content of reverse speech that we test in the
experiments reported below. We begin by reviewing some relevant
literature on the nature of unconscious processing. Then, we
consider research into listeners' ability to detect backward
messages in rock albums. Finally, we employ a methodology that
has the best chance of allowing listeners to detect the meaning
of reverse speech.
THE UNCONSCIOUS SMART OR DUMB?
Loftus and Klinger asked the question "Is the unconscious smart
or dumb?"  They defined several possible criteria for what
makes an unconscious process smart: it is complex, it can deal
flexibly with a novel situation, or it always does what is best
for us. As in most psychodynamic theories, the reverse
speech hypothesis would not include an endorsement of the
third criterion. There are many ways in which the reverse
speech hypothesis' version of the unconscious could be
harmful; perhaps the simplest is that by using reverse
speech as an outlet, the unconscious is revealing secret
information that any listener can detect.
The reverse speech hypothesis does include the
claim that the unconscious is smart according to the first two
criteria. A process that can make minor tweaks to a forward
message and still produce a meaningful utterance every 10-15
seconds would have to be complex, as would a process that could
extract the information from the speech stream. The
unconscious of the reverse speech hypothesis would
also have to be able to deal with novel situations. For example,
Oates claims it is possible for two people to carry on a
backward, unconscious conversation while they are also having a
forward conversation. Carrying on a conversation is certainly an
activity that is unique to particular situations and would
require a flexible process. Is there evidence that the
unconscious is smart in this way?
Greenwald, in his "New Look 3," proposed that unconscious
cognition is possible. He described three levels of unconscious
processing that have been explored: physical features, single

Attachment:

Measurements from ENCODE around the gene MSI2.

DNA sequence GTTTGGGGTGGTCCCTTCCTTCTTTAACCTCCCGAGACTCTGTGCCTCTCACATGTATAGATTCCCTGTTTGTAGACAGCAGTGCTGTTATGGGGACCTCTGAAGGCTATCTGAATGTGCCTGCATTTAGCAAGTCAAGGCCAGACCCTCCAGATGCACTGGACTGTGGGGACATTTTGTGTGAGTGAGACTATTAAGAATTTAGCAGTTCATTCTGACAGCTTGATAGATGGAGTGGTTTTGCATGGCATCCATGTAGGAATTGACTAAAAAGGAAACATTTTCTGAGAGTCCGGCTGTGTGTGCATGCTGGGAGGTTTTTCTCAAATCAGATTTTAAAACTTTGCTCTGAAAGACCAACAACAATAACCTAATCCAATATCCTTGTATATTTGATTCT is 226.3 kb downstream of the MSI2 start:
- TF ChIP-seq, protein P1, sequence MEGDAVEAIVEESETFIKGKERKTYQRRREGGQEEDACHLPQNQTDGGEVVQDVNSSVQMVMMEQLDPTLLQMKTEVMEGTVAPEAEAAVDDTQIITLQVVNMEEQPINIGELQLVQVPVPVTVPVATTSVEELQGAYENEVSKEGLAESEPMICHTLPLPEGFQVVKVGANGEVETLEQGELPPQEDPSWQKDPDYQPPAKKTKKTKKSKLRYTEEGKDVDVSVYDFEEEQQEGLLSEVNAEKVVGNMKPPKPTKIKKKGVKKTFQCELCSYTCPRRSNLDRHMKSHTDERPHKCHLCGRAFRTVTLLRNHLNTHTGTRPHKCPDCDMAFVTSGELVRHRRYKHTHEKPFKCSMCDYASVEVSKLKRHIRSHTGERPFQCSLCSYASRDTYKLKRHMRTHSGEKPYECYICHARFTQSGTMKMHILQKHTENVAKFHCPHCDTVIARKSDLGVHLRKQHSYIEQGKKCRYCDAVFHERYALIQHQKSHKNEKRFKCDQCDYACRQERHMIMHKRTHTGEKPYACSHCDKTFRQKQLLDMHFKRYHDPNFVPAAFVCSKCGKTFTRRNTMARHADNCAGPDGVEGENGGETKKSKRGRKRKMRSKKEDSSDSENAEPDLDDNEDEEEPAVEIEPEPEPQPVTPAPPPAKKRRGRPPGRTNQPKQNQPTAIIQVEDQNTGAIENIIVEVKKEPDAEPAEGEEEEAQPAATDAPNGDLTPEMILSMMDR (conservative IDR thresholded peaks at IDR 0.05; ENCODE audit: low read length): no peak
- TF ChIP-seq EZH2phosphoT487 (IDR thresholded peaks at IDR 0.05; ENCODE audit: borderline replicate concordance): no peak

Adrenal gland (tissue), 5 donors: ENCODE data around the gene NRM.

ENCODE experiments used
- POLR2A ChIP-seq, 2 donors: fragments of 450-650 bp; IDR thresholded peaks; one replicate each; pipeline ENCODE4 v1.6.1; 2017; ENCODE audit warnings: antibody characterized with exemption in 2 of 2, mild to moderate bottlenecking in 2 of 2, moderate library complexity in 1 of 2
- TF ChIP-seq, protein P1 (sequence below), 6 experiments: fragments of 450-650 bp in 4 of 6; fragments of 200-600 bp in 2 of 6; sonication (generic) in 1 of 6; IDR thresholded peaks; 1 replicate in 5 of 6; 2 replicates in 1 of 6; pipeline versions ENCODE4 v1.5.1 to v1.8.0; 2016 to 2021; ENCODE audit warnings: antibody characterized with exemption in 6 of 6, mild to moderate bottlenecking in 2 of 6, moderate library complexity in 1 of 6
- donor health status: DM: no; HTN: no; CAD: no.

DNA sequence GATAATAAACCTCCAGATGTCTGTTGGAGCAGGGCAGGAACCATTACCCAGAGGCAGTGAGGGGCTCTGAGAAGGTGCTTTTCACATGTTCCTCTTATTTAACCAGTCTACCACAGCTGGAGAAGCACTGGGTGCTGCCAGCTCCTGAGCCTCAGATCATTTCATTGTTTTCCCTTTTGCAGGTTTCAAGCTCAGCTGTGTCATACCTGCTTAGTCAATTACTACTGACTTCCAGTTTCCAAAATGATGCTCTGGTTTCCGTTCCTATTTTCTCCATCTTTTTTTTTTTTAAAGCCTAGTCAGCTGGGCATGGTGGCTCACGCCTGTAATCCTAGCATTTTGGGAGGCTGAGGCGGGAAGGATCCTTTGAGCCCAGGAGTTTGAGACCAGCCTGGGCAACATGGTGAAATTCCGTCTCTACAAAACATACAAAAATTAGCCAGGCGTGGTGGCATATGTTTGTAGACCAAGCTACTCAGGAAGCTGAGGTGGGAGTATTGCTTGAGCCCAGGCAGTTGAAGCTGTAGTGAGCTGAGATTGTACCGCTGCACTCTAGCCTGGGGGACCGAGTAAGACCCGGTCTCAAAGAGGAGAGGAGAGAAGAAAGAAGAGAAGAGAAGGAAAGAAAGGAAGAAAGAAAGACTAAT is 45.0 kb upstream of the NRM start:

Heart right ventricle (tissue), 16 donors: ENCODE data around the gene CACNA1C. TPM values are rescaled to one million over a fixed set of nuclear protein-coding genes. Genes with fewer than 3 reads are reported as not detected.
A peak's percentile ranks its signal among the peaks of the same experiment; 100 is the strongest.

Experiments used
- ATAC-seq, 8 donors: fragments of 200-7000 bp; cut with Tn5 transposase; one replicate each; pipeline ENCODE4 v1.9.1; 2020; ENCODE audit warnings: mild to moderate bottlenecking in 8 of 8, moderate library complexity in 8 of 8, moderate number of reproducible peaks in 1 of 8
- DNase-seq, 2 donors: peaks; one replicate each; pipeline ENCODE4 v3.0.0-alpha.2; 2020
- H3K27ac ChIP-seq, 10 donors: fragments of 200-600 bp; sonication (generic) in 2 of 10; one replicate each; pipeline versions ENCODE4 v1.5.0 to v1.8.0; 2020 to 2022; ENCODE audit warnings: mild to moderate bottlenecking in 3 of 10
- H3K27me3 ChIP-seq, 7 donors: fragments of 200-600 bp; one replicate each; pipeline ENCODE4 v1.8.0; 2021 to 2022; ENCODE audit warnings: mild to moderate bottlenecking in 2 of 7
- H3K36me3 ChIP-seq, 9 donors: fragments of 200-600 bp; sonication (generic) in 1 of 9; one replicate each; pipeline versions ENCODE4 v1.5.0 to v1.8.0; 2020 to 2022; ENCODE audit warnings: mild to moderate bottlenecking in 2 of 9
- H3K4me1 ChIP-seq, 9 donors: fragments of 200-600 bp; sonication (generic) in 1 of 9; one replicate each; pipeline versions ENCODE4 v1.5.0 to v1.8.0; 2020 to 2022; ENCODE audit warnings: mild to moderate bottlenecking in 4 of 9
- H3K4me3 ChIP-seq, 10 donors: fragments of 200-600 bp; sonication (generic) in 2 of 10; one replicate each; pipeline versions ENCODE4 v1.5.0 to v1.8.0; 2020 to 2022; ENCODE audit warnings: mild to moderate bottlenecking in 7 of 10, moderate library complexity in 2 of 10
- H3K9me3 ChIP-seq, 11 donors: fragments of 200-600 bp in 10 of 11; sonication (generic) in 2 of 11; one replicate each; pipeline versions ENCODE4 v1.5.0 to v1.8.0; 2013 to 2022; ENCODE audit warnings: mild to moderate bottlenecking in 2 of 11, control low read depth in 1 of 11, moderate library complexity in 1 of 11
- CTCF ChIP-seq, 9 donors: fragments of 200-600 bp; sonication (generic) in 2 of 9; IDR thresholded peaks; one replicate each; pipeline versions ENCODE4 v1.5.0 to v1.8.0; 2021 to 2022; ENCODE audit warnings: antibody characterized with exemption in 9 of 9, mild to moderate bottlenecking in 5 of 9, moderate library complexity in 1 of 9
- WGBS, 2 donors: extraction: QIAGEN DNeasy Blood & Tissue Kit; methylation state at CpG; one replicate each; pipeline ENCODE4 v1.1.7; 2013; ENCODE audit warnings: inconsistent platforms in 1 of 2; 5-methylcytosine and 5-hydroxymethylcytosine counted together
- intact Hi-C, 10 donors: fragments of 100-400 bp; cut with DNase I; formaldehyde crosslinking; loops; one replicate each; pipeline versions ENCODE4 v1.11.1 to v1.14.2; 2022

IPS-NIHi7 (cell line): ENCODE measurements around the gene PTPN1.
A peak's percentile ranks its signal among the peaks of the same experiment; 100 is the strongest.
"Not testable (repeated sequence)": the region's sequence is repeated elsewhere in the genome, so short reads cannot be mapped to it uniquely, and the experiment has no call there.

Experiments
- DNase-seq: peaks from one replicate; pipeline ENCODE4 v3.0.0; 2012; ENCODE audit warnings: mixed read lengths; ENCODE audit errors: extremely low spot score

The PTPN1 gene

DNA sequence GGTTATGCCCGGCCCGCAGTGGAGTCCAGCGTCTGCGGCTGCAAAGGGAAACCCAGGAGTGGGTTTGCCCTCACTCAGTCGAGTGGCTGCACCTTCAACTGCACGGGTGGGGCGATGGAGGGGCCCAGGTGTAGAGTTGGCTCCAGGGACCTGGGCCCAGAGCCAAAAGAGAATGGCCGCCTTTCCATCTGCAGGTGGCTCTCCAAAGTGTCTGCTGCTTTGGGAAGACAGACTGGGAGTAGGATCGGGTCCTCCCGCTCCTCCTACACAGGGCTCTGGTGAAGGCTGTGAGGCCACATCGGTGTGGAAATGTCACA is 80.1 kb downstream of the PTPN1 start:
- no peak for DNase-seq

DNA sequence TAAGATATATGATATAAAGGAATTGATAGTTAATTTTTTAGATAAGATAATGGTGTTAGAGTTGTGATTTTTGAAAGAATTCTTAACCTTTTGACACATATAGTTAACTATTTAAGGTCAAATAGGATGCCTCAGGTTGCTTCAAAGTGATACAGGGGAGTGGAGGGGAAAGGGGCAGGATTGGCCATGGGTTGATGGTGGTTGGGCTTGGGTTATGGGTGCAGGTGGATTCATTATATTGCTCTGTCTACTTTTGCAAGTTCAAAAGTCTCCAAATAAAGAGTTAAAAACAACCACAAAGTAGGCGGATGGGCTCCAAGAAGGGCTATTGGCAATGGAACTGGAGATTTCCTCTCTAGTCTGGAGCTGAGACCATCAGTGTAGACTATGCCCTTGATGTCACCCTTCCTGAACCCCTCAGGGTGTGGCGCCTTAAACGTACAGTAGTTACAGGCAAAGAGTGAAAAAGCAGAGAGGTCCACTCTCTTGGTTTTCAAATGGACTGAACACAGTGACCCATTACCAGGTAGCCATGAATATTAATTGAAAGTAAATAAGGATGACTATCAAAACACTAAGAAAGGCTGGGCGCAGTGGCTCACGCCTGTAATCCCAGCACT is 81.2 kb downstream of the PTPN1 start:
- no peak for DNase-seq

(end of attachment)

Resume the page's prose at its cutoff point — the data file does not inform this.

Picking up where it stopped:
words, and multiword strings. Based on experiments using
subliminal activation and selective attention to uncover effects
of unconscious processing on activation, memory, and retrieval,
Greenwald concluded that the unconscious analysis of physical
features has been established and that some effects of single
words have been obtained. However, "These studies have provided
no evidence that can confidently be interpreted as indicating (attentionless)
unconscious analysis at the level of multiword strings."  He
thus concluded that "Unconscious cognition has been found to be
severely limited in its analytic capability."
other words, the kind of smart unconscious proposed by the
reverse speech hypothesis is not supported by
research on unconscious processing. In fact, Greenwald issued a
challenge to find evidence that unconscious processes can
extract the meaning of even a two-word sentence. This is hardly
the level of sophistication required if the reverse
speech hypothesis were correct, and it would be a severe
condemnation of unconscious processing if the two word test
sum, research into the types of tasks that can be performed
unconsciously suggests that the processes proposed by the
reverse speech hypothesis are beyond the analytical
capabilities of the unconscious. However, one could make the
case that all that is really being postulated is an automatic
process akin to those that assist in comprehending forward
speech (like lexical retrieval). Evidence that the
unconscious isn't smart does not, by itself, rule out the
reverse speech hypothesis. Whether or not listeners
can comprehend the meaning of backward speech is an
CAN LISTENERS DETECT MEANING IN BACKWARD SPEECH?
Research has been conducted to investigate people's ability to
detect the meaning of backward speech in the context of
backward messages embedded in popular music. This research was
inspired in part by religious leaders' claims that satanic
messages are hidden in rock music, and by a court case in which
it was claimed that two young men committed suicide because the
message "do it" was hidden in a rock album.  The results of
this research can be summed up quite simply: listeners are
sensitive to the physical characteristics of backward messages,
but they cannot discern the meaning of those messages.
Vokey and Read showed that people can discriminate male from
female voices in backward speech (98% correct), can
detect a change from one speaker to another (78% correct), and
can determine the (forward) language of backward speech
(47% correct for sorting amongst three languages). However, with
these same backward speech stimuli, listeners could not
tell statements from questions, could not tell if two statements
had the same or different meaning, and could not tell if the
statements made sense. Listeners were also unable to sort
backward messages into the categories of nursery rhymes,
Christian, satanic, pornographic, or advertising. 
Begg, et a1 extended Vokey and Read's results by showing that
even if the backward messages are memorable, their meaning does
not "'leak' through." They played messages to participants
either forward or backward. All participants then attempted to
determine if backward statements were old or new. Participants
who had first heard the statements played backward were able to
tell old from new statements better than participants who had